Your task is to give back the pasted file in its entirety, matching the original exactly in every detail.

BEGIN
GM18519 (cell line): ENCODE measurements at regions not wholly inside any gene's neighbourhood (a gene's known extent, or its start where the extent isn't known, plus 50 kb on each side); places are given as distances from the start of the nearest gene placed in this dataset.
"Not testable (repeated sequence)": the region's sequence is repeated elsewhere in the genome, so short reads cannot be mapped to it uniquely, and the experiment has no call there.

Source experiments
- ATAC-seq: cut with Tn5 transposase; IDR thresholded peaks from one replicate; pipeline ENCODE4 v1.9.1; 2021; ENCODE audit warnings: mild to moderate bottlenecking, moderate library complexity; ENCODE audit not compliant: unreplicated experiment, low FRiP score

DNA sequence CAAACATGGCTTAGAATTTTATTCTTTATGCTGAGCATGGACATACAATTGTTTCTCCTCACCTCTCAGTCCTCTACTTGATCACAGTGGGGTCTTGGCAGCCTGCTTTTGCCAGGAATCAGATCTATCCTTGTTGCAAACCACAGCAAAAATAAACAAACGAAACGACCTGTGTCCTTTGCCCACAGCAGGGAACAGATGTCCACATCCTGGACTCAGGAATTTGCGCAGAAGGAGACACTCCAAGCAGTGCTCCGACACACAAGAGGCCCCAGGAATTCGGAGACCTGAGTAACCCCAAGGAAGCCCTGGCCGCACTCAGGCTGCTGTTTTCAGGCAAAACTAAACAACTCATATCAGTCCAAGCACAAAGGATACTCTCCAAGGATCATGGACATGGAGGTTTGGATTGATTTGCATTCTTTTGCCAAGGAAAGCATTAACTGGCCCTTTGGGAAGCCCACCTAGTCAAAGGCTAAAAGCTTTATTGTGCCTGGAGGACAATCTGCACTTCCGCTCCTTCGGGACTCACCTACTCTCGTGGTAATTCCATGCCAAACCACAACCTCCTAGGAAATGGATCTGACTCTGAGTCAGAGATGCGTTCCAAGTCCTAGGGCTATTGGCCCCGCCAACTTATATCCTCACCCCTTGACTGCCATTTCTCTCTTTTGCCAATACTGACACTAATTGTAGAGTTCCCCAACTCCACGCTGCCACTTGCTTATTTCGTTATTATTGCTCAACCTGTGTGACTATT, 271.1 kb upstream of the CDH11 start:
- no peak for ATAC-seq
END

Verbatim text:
GM18519 (cell line): ENCODE measurements at regions not wholly inside any gene's neighbourhood (a gene's known extent, or its start where the extent isn't known, plus 50 kb on each side); places are given as distances from the start of the nearest gene placed in this dataset.
"Not testable (repeated sequence)": the region's sequence is repeated elsewhere in the genome, so short reads cannot be mapped to it uniquely, and the experiment has no call there.

Source experiments
- ATAC-seq: cut with Tn5 transposase; IDR thresholded peaks from one replicate; pipeline ENCODE4 v1.9.1; 2021; ENCODE audit warnings: mild to moderate bottlenecking, moderate library complexity; ENCODE audit not compliant: unreplicated experiment, low FRiP score

DNA sequence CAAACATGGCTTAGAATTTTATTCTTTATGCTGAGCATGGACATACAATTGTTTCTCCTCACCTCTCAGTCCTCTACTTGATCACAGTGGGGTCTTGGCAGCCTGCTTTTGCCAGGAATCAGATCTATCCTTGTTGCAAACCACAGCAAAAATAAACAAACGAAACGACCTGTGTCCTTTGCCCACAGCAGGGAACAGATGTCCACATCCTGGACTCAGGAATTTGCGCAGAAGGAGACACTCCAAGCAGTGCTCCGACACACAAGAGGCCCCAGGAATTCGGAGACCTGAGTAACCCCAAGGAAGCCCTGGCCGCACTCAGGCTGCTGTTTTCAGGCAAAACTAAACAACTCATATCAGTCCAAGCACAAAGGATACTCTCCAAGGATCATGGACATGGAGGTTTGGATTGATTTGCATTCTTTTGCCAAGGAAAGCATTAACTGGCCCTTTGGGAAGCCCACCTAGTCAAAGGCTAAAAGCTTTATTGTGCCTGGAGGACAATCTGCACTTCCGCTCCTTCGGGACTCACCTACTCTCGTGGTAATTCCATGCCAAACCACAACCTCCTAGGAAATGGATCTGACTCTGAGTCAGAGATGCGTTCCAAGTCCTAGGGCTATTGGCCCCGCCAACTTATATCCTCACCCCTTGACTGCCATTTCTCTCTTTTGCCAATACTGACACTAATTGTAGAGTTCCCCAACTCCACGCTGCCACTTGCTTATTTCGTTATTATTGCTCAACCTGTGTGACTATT, 271.1 kb upstream of the CDH11 start:
- no peak for ATAC-seq